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Acquia on Why Web Publishers Love Drupal—And How the Startup Balances Business With Belonging to an Open-Source Community

Submitted on
jeudi, le 18 septembre 2014h
,
Xconomy

So you want to be a Web publisher? First you’ll need the modern equivalent of a printing press: a content management system (CMS). There are many to choose from, each with its own committed proponents.

If you’re a big company, you might spend hundreds of thousands of dollars on an enterprise-class system like EMC’s Documentum. If you’re a lone alpha geek, you’ll write your own CMS, or even hard-code your site in HTML. If you’re a small organization and you don’t care what’s under the hood, as long as it’s easy and it works, you may gravitate to a souped-up blogging platform like WordPress or Joomla.

But if, like a growing group of publishers, you’re somewhere in the middle—with a moderate budget, ambitious technical requirements, a willingness to tinker, and some familiarity with open-source infrastructure tools like Linux, Apache, MySQL, and PHP—you will likely be drawn to Drupal. Originally authored by a Belgian named Dries Buytaert, Drupal is a free, open-source content management system that powers something like half a million websites around the world, including the Federal IT Dashboard recently launched by Vivek Kundra, the Obama Administration’s chief information officer.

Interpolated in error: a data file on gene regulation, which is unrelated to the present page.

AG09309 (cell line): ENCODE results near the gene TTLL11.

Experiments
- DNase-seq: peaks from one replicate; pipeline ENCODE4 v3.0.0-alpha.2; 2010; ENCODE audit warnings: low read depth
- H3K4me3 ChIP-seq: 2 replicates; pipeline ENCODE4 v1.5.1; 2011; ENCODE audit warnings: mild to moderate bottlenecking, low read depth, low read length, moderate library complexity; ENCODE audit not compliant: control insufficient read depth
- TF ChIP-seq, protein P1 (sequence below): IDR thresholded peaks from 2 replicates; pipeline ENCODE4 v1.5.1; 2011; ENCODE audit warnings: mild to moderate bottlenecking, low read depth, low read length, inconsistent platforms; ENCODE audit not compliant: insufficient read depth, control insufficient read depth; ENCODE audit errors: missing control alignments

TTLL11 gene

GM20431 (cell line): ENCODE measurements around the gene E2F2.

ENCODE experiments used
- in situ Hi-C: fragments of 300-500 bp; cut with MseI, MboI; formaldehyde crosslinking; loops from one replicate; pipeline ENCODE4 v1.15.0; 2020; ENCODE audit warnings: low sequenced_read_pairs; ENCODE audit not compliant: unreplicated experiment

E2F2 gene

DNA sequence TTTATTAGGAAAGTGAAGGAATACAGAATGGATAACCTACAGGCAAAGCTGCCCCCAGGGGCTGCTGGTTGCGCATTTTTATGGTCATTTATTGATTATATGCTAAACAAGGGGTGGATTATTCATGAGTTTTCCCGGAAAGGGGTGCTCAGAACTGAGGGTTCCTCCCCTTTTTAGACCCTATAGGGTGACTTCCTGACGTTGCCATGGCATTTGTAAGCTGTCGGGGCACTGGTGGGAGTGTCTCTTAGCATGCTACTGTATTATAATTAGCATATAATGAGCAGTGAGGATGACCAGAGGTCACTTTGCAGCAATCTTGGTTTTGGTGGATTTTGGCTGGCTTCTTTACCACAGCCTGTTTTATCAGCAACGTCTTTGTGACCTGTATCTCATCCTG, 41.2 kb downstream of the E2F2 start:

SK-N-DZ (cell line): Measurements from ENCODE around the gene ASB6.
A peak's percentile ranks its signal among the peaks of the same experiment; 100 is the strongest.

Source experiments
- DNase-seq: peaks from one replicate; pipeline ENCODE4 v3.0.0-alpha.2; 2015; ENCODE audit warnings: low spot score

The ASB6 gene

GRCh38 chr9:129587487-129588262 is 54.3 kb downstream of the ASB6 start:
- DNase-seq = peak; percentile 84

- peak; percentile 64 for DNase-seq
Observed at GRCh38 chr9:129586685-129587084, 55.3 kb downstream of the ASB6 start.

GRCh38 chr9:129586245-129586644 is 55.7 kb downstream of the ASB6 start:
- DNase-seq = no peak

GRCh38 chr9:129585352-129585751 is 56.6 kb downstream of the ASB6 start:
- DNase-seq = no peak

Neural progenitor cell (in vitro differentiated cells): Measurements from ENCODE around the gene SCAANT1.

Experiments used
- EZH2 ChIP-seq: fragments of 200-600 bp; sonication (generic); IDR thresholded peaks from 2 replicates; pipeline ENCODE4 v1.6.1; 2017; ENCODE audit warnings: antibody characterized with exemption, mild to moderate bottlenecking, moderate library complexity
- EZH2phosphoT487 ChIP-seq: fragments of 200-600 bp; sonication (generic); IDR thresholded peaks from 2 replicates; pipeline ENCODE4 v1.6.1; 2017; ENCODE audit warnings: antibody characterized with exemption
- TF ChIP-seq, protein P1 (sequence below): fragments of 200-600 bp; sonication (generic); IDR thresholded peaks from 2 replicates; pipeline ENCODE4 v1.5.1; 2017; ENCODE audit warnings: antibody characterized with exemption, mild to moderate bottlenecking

Acquia, Supporting the Drupal CMS, Adds 200 New Customers

Submitted on
jeudi, le 18 septembre 2014h
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OStatic

We've reported a number of times before on Acquia, which offers a commercially supported version of the open source Drupal content management system. OStatic runs on Drupal, and Drupal version 6 is expected to soon run over 240,000 web sites, with many large media companies switching to it.

In a post just yesterday, we discussed the proven business model of support and services for open source software that Red Hat has built, and how Acquia, Cloudera, Eucalyptus Systems, and other commercial open source companies are pursuing the same model. Until now, though, even though the company has gotten healthy venture capital funding, it hasn't been easy to tell how privately held Acquia is doing. Here are some new details.